Early sales of edibles in Oregon have been promising and sales throughout the nation’s legal recreational markets show that edibles are experiencing greater growth than smokable flower.
The encouraging start to sales of cannabis edibles since their legal rollout last month has manufacturers ramping up production, Statesman Journal reports.
Adult use sales of marijuana flower began in Oregon last October, but edibles, extracts, and topicals became legal for sale on June 2. The Oregon Legislative Revenue office expects the new available cannabis products to significantly increase tax revenue over the next few months.
“It is a new range of products, a new market, and not necessarily the same market that marijuana leaves have been in for a long time,” said Mazen Malik, the senior economist at the Oregon Legislative Revenue Office. “Sales should be toward the higher end (of a 10 to 15 percent boost) in the beginning of the month, and then come down. People want to see how this works.”
Oregon voters legalized recreational marijuana to adults over 21 in 2014 when they passed Measure 91. The state has reportedly collected nearly $15 million in tax revenue from recreational marijuana sales this year through May, according to the Oregon Department of Revenue.
With dispensaries expanding to include cannabis-infused edibles, manufactures are responding by ramping up production to meet the new demand. Economists expect the edible market to continue to grow throughout the state, according to Malik, partly because the products weren’t previously available.
“The illegal and illicit market didn’t offer too many of these products,” Malik said. “In the past, you didn’t have candy-infused products being sold by the guy around the corner, with gummy bears in his pocket.”
Right now Oregon’s marijuana industry imposes limitations on the THC content in edibles sold in the recreational market. Consumers can buy a single edible containing up to 15 milligrams of THC. Medical marijuana patients, however, are allowed edibles that contain 50 milligrams of THC per container. The limitations on recreational edibles are expected to increase or be lifted later this year when the state’s official recreational marijuana marketplace opens.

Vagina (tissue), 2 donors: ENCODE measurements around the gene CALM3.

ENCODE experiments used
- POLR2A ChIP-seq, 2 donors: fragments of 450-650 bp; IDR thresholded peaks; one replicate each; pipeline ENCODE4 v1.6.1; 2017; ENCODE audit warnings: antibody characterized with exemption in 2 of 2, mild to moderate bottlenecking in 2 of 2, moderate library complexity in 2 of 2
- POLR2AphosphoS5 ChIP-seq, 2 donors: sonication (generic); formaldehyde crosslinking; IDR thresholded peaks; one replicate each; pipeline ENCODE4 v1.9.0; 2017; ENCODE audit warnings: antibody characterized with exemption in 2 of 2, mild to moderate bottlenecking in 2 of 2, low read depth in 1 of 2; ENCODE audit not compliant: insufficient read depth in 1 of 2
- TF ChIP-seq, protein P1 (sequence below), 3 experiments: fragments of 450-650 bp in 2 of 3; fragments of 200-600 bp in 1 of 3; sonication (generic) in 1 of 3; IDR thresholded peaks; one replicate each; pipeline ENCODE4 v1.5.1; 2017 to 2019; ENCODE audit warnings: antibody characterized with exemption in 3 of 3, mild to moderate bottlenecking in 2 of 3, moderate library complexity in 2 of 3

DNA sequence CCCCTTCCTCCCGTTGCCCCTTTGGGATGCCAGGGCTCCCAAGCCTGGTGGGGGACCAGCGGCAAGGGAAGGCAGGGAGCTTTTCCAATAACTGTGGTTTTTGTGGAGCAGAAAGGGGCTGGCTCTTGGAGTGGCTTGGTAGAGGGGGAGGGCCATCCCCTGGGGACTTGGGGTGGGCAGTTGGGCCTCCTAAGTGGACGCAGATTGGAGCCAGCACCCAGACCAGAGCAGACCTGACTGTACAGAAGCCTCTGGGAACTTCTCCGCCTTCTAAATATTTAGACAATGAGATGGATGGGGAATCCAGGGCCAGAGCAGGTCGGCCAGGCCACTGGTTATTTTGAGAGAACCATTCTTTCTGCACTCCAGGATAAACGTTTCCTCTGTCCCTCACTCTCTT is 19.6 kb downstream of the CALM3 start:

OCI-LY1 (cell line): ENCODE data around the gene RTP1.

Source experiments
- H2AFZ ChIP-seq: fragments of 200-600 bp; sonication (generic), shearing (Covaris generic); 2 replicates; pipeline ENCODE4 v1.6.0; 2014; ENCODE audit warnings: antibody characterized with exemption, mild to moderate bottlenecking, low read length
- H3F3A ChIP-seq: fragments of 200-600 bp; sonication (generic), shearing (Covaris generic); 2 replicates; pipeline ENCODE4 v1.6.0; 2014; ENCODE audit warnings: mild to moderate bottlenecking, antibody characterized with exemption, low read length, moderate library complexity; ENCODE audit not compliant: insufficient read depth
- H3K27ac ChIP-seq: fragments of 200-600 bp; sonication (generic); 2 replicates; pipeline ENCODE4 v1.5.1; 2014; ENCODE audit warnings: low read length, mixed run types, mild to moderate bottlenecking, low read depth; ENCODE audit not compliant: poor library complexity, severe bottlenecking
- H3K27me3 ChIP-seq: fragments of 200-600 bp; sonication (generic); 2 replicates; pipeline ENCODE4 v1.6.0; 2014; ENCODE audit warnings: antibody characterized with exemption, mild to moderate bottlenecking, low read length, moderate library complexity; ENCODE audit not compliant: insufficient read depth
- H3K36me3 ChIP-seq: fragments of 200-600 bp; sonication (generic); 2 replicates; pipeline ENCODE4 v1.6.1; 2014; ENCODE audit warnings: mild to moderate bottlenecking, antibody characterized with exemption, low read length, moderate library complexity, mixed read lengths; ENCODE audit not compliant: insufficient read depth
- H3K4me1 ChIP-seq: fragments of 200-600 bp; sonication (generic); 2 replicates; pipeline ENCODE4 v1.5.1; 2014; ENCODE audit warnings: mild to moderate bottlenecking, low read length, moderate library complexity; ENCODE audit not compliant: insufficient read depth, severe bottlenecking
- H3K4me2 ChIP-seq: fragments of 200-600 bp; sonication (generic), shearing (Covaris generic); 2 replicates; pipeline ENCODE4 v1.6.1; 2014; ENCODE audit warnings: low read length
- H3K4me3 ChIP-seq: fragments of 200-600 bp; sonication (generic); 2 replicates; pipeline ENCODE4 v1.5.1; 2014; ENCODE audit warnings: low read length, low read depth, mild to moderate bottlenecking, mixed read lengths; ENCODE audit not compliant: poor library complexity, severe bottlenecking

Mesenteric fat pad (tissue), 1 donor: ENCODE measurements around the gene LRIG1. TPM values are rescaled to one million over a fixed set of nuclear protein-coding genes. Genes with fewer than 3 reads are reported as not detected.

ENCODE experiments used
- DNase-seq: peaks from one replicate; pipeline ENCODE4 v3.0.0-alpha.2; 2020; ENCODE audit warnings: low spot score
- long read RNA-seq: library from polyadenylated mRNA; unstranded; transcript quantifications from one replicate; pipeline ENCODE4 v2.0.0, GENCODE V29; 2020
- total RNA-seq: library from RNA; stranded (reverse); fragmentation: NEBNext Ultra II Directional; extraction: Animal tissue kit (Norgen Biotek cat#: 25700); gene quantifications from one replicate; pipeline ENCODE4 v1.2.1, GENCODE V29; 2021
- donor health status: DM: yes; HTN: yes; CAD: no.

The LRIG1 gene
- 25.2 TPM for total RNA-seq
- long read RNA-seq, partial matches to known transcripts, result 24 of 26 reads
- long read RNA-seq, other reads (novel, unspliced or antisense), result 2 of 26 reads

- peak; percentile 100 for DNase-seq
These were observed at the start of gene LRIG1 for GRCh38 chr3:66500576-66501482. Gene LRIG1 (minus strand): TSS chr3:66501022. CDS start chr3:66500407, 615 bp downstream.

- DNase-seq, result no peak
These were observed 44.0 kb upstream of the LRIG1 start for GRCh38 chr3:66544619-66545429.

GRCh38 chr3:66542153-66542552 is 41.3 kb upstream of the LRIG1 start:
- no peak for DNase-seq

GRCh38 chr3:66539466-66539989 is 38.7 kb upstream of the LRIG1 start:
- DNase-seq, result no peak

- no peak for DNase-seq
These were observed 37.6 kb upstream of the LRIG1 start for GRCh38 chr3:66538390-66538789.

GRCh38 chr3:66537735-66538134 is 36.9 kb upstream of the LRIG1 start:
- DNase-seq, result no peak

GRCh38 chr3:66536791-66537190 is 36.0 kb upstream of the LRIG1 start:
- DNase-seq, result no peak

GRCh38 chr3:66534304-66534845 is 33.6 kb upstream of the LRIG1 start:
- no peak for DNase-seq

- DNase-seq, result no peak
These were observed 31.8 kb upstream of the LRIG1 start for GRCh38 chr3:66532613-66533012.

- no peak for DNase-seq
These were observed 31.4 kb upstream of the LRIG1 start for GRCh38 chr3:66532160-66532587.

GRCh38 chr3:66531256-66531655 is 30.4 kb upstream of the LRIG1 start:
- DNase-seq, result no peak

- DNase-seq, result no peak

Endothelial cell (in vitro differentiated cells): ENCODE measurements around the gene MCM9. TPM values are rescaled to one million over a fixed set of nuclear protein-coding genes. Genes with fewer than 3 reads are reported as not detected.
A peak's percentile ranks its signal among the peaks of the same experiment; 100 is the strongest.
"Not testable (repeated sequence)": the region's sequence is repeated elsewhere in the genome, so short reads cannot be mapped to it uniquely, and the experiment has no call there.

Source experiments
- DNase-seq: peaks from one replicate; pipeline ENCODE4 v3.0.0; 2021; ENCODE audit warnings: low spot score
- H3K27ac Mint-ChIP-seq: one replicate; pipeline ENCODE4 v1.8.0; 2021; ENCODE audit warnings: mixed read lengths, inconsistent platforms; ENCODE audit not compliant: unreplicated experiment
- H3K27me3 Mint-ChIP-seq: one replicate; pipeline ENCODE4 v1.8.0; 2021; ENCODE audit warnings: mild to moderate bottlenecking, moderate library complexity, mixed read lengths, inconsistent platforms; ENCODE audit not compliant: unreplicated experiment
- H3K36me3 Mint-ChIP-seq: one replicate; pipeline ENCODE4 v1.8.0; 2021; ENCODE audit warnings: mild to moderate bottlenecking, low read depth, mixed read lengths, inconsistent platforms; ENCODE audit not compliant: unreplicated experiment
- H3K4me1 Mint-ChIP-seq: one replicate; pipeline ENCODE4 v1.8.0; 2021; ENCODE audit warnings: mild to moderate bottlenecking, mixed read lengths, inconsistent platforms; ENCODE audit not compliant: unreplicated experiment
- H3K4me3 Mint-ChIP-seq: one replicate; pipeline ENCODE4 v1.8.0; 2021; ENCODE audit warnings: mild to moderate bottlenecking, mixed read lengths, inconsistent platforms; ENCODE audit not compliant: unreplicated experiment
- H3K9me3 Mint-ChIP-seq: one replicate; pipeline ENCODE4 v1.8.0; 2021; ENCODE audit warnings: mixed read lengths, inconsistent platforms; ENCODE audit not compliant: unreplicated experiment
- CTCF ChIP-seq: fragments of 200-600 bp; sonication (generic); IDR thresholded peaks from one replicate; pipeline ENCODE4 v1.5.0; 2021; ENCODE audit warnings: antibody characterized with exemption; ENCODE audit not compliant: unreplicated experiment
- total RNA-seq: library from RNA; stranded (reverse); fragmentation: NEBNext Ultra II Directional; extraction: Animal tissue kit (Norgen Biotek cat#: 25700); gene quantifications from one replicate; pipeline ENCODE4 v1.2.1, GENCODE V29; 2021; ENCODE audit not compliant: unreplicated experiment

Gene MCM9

Research indicates that the cannabis market is evolving, with users beginning to prefer edibles and other cannabis products to smokable flower. In June a Quartz article, “Nobody smokes their weed anymore,” explored the market’s changing landscape. The global market magazine presented conclusions from a report by market-research firm Headset, which found that in Washington flowers now account for less than 60 percent of sales, compared to 75 percent less than two years ago. Edibles, on the other hand, have experienced an 11 percent growth between January and May of this year.
Colorado is experiencing a similar boom in edible sales. According to BDS Analytics, a cannabis industry data firm, edible sales have surged 53 percent in the first quarter of this year from the same period in 2015. Sales of marijuana flower saw an 11 percent increase during that same time.
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